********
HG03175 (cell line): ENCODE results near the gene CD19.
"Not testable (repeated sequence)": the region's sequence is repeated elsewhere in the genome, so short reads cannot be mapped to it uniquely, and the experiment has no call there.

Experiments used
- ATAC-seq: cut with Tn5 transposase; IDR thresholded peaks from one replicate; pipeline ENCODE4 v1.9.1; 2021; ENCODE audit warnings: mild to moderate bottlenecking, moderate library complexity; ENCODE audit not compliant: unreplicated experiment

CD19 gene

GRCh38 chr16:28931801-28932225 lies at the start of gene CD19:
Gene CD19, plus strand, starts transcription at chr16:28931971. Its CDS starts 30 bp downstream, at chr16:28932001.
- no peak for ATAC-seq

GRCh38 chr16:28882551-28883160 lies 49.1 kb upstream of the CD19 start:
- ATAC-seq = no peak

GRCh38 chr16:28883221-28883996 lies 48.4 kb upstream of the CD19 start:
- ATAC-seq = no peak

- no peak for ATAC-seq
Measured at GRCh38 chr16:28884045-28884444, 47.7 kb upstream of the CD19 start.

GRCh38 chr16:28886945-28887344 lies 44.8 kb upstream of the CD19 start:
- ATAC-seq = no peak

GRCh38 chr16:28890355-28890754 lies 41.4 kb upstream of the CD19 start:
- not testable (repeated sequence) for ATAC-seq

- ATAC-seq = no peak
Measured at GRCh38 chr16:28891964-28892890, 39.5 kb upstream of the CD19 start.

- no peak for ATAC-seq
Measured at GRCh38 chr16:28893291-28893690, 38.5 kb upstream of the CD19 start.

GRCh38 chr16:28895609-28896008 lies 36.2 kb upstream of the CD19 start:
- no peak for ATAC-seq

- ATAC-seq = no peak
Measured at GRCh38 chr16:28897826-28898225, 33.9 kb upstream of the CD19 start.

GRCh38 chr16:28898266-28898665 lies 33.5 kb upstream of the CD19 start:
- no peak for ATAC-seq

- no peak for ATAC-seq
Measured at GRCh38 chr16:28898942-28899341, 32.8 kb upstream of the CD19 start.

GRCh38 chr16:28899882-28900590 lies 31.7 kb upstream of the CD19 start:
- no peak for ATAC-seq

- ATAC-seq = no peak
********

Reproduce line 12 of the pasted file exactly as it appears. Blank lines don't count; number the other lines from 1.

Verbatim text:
- ATAC-seq = no peak